Reader's Exchange

Not that you asked...

Not everyone who works in the library is a librarian (technically, that's only the folks with MLS or MLIS degrees).  And among the librarians, library assistants, and library associates in the building, a smaller percentage than you might think were English majors.

Fortunately.  Every day, questions prove our wide-ranging accumulation of life experience, education, and prior employment to be useful.

Ideally, an English major would show you how to achieve parallel structure in your resume or advise which poem to select for a child who hates poetry but has to memorize some.  In a perfect world, your assignment on workplace motivation would match you with a business or psychology major. 

Nice, but not necessary.  We learn from one another and remember who-knows-what for purposes of consultation. 

Conversations in the break room or during pre-opening sometimes involve literary or academic topics as you'd expect.  But we also consider, well, practically anything.   Following up on our own questions (some recent ones below), we discover or re-discover excellent resources for customer inquiries: 

The origin of chicken-fried steak
As in, "Are you sure that's a Texas dish?  I thought it was Midwestern."  Evidence suggests a high probability that CFS is Texan and an even stronger likelihood that it's at least Southern.  Handbook of Texas Online acknowledges possible forebears of CFS (wiener schnitzel, really?), along with three regional Texas permutations (also, the most common mistakes in preparation).  Threadgill's: The Cookbook reveals the restaurant's wet-dry-wet "secret" method.  Texas Eats: The New Lone Star Heritage Cookbook devotes an entire chapter ("Chicken-Fried Steak in Paradise") that you shouldn't miss, especially the Chicken Fried Steak Belt Theory.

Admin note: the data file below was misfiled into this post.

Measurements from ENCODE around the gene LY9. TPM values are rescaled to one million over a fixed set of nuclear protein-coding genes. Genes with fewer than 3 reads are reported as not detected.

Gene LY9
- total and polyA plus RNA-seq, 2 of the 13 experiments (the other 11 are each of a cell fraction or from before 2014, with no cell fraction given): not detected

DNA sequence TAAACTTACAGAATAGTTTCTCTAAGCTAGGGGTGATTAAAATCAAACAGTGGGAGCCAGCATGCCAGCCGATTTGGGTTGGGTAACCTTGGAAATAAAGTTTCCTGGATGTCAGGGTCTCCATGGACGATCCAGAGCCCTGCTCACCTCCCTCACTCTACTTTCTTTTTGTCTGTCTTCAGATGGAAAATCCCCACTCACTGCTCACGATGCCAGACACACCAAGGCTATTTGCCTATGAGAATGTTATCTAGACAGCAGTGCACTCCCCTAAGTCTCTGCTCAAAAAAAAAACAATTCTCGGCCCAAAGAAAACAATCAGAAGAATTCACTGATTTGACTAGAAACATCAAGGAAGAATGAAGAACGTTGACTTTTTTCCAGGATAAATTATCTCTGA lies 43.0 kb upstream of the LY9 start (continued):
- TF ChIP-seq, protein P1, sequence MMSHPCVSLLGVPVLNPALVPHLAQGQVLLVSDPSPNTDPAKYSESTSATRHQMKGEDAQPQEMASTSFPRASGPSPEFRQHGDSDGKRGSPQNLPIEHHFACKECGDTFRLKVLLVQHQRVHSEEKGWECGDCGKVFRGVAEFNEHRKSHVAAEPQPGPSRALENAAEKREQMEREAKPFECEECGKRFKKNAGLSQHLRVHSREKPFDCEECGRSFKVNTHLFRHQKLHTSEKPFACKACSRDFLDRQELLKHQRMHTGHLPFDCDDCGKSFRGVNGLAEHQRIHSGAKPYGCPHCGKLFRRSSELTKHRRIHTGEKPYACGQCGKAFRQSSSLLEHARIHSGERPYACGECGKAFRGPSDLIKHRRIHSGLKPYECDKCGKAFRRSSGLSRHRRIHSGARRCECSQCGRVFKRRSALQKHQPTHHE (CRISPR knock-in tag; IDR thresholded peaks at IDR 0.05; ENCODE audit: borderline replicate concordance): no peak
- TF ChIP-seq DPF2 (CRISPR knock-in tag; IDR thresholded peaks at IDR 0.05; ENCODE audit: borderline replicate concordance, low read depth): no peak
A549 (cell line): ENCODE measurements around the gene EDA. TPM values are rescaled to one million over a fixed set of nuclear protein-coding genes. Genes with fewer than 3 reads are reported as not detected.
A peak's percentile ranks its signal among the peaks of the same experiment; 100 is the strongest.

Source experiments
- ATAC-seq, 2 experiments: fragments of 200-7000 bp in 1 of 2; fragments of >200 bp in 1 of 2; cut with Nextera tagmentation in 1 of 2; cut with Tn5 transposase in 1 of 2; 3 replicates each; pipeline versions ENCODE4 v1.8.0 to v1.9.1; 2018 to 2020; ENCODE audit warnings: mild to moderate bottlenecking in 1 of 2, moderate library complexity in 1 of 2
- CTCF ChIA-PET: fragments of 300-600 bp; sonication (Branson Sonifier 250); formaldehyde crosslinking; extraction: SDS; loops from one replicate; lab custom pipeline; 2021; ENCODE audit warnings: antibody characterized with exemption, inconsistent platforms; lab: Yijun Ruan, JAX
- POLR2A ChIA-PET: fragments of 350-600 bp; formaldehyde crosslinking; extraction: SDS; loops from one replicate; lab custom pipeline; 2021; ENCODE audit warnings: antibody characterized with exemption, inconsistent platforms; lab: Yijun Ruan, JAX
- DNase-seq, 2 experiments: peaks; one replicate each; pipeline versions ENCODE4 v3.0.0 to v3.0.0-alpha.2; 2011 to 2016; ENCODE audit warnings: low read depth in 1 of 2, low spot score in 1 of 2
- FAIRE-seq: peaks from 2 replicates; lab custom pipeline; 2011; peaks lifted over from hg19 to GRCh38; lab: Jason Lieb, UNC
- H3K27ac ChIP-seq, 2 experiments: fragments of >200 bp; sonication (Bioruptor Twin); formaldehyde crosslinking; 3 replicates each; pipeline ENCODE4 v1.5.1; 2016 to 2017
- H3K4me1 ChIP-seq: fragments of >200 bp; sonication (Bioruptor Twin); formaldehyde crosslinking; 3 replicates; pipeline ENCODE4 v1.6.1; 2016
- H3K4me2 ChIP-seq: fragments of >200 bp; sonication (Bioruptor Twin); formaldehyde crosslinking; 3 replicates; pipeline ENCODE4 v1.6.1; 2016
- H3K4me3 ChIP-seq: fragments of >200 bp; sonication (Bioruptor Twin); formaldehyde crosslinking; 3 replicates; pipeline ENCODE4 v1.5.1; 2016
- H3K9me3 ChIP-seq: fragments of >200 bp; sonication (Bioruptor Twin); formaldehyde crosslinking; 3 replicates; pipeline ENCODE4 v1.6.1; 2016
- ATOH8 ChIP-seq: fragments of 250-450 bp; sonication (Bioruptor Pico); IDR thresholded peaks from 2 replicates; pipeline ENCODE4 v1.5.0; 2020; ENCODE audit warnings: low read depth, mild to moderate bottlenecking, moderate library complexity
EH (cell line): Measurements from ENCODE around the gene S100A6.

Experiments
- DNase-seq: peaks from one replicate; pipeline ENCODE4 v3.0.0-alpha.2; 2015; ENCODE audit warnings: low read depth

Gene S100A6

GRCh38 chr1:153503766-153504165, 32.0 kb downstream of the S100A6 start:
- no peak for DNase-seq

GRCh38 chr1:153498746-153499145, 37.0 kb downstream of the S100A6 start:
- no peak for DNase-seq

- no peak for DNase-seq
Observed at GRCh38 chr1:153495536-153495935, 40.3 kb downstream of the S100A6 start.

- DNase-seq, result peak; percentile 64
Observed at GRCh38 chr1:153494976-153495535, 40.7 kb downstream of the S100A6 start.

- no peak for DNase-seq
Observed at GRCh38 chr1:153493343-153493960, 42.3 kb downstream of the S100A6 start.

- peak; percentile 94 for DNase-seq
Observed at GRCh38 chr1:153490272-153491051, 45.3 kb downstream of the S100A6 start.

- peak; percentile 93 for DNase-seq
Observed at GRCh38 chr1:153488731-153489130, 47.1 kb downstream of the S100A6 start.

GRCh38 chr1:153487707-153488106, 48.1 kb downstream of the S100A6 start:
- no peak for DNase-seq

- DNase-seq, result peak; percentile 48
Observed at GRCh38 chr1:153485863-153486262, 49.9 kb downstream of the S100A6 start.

Aggie bluebonnetsHow can they be bluebonnets if they aren't blue?
Sometimes described as "reddish" or "burgundy", a recent variety can be found at, among other places, Round Rock Gardens.  For anyone enchanted by the intense hue inspiring our state flower's name, this tint is a bit of a jolt.  Aggie Horticulture explains that we've always had variations of this flower, a fact which complicated legislation on its behalf.   The "Texas Maroon" bluebonnet boasts its very own chronicle.  

Biggest/best Presidential library?
The new George W. Bush Library's homepage claims 70 million pages of textual materials, with supplemental records (e.g., condolence mail received by the State Department following the 9/11/01 terrorist attacks).   According to the National Archives and Records Administration, the Clinton Presidential Library, with over 76,000 textual pages and additional holdings, offers the most resources.   The George W. Bush Library, according to NBC News, occupies the largest space:  226,500 cubic feet.

As for "best":  If you're an architecture fan, you'll appreciate Jacqueline Kennedy's choice of I.M. Pei to design the JFK Library--unless you're more impressed by FDR's own sketch having suggested the look for his library.  And so forth...

What happened to (the good) Cracker Jack Prizes?  I can't answer that one.  But you can revisit the glory days of in-the-box premiums at the Cracker Jack Collectors Association website or by reading articles like "Cracker Jack Collectibles" featuring CJ collector Jim Davis (Antiques & Collecting Magazine, Jan. 2005, p. 28-32) via the library's Masterfile online resource.

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